According to Forrester, brands that excel in customer experience increase revenue at twice the rate of brands that don’t. “In every industry that we have data on, there’s a correlation between customer experience and topline revenue,” Leggett said.

For example, a one-point improvement in what the research firm calls its CX Index score translates to $58.51 in annual incremental revenue per customer for an automaker, according to Forrester’s 2019 report, “How Customer Experience Drives Business Growth.”

COVID-19 impact

As more people flock to the internet to buy essentials and conduct business like banking while under quarantine, customer experience has become even more of a priority.

In the spring, many customer service organizations saw the number of inquiries skyrocket, from airlines flooded with cancellation requests to banks inundated with calls for financial assistance. Disasters like earthquakes are something many companies prepare for; a pandemic isn’t usually on the list, which led to some poor CX, Leggett said in the webinar. For a lot of organizations, the crisis has forced a crash course in core digital transformation.

Now, more than ever, companies need flexibility. “It’s being able to change your business processes, maybe on a dime,” Leggett said. “It’s being able to do the right thing for your customer with the full understanding of who they are and where they are in their journey.”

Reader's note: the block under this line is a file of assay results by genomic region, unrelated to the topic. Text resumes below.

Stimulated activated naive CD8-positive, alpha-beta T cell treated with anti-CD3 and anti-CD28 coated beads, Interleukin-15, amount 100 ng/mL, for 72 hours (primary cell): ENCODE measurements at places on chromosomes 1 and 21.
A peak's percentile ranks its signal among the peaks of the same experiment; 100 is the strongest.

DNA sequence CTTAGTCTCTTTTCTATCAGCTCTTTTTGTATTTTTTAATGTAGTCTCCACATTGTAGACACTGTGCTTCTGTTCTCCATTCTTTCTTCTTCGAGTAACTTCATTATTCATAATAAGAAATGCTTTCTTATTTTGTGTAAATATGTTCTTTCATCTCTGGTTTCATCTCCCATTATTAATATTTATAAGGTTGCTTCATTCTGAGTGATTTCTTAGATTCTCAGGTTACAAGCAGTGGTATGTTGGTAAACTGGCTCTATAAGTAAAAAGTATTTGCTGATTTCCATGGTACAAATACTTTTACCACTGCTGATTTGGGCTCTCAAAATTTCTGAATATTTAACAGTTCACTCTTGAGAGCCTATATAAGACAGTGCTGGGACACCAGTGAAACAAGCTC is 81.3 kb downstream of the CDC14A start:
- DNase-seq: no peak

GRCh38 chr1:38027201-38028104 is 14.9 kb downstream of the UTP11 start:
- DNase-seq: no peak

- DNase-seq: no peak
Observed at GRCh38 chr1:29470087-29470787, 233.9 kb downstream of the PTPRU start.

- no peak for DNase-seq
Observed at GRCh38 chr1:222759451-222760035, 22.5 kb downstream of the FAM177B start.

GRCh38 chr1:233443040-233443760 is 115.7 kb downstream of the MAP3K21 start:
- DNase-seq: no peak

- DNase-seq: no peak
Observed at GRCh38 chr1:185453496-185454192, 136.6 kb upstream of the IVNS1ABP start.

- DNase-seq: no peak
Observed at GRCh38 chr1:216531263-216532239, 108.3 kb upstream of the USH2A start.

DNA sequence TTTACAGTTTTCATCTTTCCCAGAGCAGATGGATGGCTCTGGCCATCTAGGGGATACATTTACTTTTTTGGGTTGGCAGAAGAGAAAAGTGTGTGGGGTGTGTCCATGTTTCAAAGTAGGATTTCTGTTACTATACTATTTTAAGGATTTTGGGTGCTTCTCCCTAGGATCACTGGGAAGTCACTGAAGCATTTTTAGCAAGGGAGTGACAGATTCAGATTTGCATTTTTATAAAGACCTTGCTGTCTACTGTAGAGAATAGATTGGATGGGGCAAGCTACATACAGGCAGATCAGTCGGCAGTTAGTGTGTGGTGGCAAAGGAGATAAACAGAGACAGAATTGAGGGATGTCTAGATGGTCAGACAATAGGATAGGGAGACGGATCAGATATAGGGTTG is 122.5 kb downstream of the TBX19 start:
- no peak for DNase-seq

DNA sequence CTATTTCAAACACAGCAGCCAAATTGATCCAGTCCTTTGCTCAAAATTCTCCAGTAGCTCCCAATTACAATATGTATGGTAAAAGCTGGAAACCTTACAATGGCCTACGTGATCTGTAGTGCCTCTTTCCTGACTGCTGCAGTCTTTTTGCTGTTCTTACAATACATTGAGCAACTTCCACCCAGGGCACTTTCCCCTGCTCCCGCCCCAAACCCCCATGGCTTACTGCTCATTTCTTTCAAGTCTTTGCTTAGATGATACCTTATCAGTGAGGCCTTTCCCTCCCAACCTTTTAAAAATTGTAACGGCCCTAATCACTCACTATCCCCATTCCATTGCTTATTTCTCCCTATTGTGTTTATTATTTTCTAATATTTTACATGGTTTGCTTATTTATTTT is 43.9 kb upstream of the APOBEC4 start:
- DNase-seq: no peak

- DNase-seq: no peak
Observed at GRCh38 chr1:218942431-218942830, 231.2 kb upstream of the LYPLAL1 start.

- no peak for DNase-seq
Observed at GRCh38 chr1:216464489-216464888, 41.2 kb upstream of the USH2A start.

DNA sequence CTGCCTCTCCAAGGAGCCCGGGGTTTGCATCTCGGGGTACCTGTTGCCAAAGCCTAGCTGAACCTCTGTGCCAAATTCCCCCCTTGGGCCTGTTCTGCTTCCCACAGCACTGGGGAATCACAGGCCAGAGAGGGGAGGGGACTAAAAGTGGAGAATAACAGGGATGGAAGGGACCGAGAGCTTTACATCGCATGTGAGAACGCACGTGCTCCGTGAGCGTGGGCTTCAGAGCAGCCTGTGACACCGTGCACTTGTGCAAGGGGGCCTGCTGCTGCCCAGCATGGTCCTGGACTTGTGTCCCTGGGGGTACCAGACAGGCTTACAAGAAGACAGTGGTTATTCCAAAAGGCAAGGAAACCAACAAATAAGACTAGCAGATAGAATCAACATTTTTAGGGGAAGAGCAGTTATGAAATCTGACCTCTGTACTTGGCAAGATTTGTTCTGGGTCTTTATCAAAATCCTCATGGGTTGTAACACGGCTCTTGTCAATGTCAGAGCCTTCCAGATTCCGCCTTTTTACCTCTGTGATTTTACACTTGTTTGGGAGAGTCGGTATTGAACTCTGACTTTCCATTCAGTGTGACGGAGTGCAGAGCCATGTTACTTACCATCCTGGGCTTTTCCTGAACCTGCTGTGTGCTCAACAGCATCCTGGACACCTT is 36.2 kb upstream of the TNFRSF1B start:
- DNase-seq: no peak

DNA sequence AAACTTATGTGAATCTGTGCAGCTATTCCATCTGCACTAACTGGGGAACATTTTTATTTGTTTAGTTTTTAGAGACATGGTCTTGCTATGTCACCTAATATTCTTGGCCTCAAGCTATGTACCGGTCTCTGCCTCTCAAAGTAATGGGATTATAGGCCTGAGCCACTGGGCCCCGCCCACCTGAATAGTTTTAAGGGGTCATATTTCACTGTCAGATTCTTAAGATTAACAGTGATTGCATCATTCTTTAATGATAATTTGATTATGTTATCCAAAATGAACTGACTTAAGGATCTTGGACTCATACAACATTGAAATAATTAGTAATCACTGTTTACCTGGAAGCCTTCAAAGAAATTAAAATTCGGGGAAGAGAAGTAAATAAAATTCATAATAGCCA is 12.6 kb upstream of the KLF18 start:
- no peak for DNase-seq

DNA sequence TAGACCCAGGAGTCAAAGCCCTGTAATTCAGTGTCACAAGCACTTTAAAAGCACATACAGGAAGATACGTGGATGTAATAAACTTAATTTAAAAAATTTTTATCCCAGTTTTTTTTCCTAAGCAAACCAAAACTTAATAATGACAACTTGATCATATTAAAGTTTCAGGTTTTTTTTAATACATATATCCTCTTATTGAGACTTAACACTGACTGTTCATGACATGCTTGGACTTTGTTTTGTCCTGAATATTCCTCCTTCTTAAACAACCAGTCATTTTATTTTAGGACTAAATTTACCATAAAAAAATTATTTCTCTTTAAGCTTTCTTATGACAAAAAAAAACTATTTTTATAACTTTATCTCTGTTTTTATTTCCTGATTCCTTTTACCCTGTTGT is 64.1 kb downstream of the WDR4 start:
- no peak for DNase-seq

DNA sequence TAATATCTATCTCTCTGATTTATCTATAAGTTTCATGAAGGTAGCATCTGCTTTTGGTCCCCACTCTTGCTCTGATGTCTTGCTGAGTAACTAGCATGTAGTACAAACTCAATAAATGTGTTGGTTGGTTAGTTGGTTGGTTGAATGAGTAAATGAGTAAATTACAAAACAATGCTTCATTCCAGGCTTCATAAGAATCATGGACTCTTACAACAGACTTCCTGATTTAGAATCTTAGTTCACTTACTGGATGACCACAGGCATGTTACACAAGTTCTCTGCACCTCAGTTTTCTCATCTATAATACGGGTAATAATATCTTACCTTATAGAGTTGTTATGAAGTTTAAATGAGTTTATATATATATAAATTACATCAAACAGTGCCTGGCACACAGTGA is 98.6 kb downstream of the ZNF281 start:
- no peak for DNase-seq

A better CRM for sales and service

For CRM to provide this critical flexibility and facilitate excellent customer experience, the technology needs to evolve in a few ways.

  1. First off, organizations need to view CRM as a strategic solution that enables them to support the customer throughout their lifecycle, rather than a tactical investment to manage departmental goals.
  2. To provide highly personalized and contextualized customer experience, sellers and customer service agents need a unified view of the customer that provides ample data and insight.
  3. CRM technology must provide this complete view with adaptable, role-based workflows so they employees can fully support customers, Leggett said.

Leggett envisions CRM evolving into a strategic platform that allows companies to be agile and innovative to support customers’ changing behaviors.

When sellers and customer service agents have a CRM that makes their jobs easier, they’ll be more engaged, productive, and in a position to fuel great customer experiences. Satisfied customers will come back for more.

When CRM serves everyone – the customer, the seller, the customer service agent, and management — it becomes a truly powerful tool for building brand loyalty and achieving corporate goals.

Learn more about the future of CRM for sales and service HERE.

Join us at SAP Customer Experience LIVE 2020! 

Marcia Savage
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Marcia Savage